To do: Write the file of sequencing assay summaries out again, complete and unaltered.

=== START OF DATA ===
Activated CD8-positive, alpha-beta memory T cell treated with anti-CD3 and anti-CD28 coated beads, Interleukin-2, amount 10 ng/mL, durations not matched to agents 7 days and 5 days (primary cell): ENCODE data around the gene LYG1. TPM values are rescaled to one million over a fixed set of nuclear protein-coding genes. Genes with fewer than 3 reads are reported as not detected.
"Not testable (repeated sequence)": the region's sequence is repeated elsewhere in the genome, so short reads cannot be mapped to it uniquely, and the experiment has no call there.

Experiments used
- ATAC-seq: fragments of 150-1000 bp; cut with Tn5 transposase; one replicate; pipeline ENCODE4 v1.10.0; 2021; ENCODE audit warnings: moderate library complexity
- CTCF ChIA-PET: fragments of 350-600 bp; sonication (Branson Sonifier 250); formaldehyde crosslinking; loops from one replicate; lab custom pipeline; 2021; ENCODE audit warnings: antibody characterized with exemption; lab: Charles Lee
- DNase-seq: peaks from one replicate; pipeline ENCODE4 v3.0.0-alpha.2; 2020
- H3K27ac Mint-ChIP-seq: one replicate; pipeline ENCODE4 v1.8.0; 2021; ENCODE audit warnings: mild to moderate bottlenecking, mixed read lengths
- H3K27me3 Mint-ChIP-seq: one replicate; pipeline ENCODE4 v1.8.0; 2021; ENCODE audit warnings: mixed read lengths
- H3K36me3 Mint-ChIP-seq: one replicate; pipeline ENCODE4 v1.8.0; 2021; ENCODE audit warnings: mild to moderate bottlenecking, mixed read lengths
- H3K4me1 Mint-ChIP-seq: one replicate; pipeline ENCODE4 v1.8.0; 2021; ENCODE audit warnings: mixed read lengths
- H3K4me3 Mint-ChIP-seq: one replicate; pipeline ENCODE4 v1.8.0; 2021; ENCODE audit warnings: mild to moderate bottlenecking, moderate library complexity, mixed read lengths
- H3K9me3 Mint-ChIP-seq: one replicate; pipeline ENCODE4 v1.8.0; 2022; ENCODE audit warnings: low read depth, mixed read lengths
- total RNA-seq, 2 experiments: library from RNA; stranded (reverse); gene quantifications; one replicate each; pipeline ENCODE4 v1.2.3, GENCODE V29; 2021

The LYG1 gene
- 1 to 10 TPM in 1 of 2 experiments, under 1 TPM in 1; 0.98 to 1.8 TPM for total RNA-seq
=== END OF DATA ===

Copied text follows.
Activated CD8-positive, alpha-beta memory T cell treated with anti-CD3 and anti-CD28 coated beads, Interleukin-2, amount 10 ng/mL, durations not matched to agents 7 days and 5 days (primary cell): ENCODE data around the gene LYG1. TPM values are rescaled to one million over a fixed set of nuclear protein-coding genes. Genes with fewer than 3 reads are reported as not detected.
"Not testable (repeated sequence)": the region's sequence is repeated elsewhere in the genome, so short reads cannot be mapped to it uniquely, and the experiment has no call there.

Experiments used
- ATAC-seq: fragments of 150-1000 bp; cut with Tn5 transposase; one replicate; pipeline ENCODE4 v1.10.0; 2021; ENCODE audit warnings: moderate library complexity
- CTCF ChIA-PET: fragments of 350-600 bp; sonication (Branson Sonifier 250); formaldehyde crosslinking; loops from one replicate; lab custom pipeline; 2021; ENCODE audit warnings: antibody characterized with exemption; lab: Charles Lee
- DNase-seq: peaks from one replicate; pipeline ENCODE4 v3.0.0-alpha.2; 2020
- H3K27ac Mint-ChIP-seq: one replicate; pipeline ENCODE4 v1.8.0; 2021; ENCODE audit warnings: mild to moderate bottlenecking, mixed read lengths
- H3K27me3 Mint-ChIP-seq: one replicate; pipeline ENCODE4 v1.8.0; 2021; ENCODE audit warnings: mixed read lengths
- H3K36me3 Mint-ChIP-seq: one replicate; pipeline ENCODE4 v1.8.0; 2021; ENCODE audit warnings: mild to moderate bottlenecking, mixed read lengths
- H3K4me1 Mint-ChIP-seq: one replicate; pipeline ENCODE4 v1.8.0; 2021; ENCODE audit warnings: mixed read lengths
- H3K4me3 Mint-ChIP-seq: one replicate; pipeline ENCODE4 v1.8.0; 2021; ENCODE audit warnings: mild to moderate bottlenecking, moderate library complexity, mixed read lengths
- H3K9me3 Mint-ChIP-seq: one replicate; pipeline ENCODE4 v1.8.0; 2022; ENCODE audit warnings: low read depth, mixed read lengths
- total RNA-seq, 2 experiments: library from RNA; stranded (reverse); gene quantifications; one replicate each; pipeline ENCODE4 v1.2.3, GENCODE V29; 2021

The LYG1 gene
- 1 to 10 TPM in 1 of 2 experiments, under 1 TPM in 1; 0.98 to 1.8 TPM for total RNA-seq